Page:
Nulla mensa sine impensa

  • by: |
  • 06/15/2007
"There is no free lunch.” (A big “thank-you” to Grace-Marie Turner of the Galen Institute for the Latin translation.)

More to the point, there is no “cheap” lunch. In other words, there are rarely simple answers to complex questions.

For example -- John Edwards’ suggestion that the government take away patent rights for companies that develop breakthrough drugs and instead, reward them with “prizes” from the government.

Except that, er, it doesn’t work and has significant unintended consequences.

Details. Details.

The “prize” model has been used in the past – in the old Soviet Union. It didn’t work. The Soviet experience was characterized by low levels of monetary compensation and poor innovative performance. The US experience isn’t much better. The federal government paid Robert Goddard (“the father of American rocketry”) $1 million as compensation for his basic liquid rocket patents. A fair price? Not when you consider that during the remaining life of those patents, US expenditures on liquid-propelled rockets amounted to around $10 billion.

Certainly not what Schumpeter had in mind when he wrote about “spectacular prizes … thrown to a small minority of winners.” Creative destruction indeed!

Does Candidate Edwards really want to replace a patent system that has allowed the average American lifespan to increase, over the past 50 years, by almost a full decade with a prize program that has a solid record of complete failure.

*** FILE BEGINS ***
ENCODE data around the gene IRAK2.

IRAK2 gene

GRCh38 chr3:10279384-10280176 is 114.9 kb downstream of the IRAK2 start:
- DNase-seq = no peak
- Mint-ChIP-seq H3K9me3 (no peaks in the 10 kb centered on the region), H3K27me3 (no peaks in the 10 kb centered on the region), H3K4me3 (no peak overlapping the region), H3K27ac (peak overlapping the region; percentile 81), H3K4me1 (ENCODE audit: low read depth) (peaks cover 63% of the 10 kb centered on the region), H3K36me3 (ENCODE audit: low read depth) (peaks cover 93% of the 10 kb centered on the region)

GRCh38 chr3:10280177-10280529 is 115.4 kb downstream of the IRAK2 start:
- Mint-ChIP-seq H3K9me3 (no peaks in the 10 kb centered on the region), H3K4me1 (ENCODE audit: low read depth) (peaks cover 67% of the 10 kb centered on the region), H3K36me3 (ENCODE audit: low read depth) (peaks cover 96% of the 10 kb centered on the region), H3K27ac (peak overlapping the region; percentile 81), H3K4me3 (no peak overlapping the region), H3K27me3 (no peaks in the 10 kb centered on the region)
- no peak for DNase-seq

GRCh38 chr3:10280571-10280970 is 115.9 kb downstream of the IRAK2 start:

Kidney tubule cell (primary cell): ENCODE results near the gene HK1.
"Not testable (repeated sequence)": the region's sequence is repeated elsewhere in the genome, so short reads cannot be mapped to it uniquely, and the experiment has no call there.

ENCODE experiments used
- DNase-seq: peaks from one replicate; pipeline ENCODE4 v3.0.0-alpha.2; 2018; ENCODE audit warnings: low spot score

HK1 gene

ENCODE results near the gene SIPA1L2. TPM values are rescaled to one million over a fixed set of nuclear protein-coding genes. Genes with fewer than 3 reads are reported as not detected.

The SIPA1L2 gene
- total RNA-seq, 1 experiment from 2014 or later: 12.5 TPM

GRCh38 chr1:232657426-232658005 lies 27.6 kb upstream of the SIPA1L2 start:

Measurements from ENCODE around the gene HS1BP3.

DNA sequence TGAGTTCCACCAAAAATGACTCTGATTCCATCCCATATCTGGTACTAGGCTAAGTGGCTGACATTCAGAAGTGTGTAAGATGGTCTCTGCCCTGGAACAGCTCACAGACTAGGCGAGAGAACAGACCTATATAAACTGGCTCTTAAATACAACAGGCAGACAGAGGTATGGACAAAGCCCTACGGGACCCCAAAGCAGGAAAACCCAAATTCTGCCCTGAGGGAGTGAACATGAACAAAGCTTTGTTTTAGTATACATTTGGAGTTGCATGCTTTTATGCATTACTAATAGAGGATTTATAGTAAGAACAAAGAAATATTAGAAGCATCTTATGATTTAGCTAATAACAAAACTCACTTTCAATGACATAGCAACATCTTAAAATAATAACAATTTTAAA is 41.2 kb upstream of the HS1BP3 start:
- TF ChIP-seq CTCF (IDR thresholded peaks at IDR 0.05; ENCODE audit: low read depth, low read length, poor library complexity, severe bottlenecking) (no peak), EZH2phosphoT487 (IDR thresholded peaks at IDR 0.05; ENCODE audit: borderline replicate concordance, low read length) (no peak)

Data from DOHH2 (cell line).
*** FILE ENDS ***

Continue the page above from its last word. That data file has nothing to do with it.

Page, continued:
As Joe DiMasi (Tufts University) and Henry Grabowski (Duke University) have argued, under a prize program, pharmaceutical innovators would lack the incentive to innovate. To quote DiMasi and Grabowski, “The dynamic benefits created by patents on pharmaceuticals can, and almost surely do, swamp in significance their short-run inefficiencies.”

As DiMasi and Grabowski presciently observed in 2004, “The main beneficiaries in the short-term would be private insurers and public sector purchaser of pharmaceuticals … Governments and insurers are focused myopically on managing health care costs. They are not likely to be strong advocates for funding new drug development that can increase individual quality of life and productivity."

Sound familiar? Correct. Europe. Sound familiar? Correct. Evidence-Based Medicine.

To be sure, there will be other unworkable, ill-considered, and precarious suggestions for ways to “fix” the U.S. health care system. But a prize system may be the worse of them all.

Center for Medicine in the Public Interest is a nonprofit, non-partisan organization promoting innovative solutions that advance medical progress, reduce health disparities, extend life and make health care more affordable, preventive and patient-centered. CMPI also provides the public, policymakers and the media a reliable source of independent scientific analysis on issues ranging from personalized medicine, food and drug safety, health care reform and comparative effectiveness.

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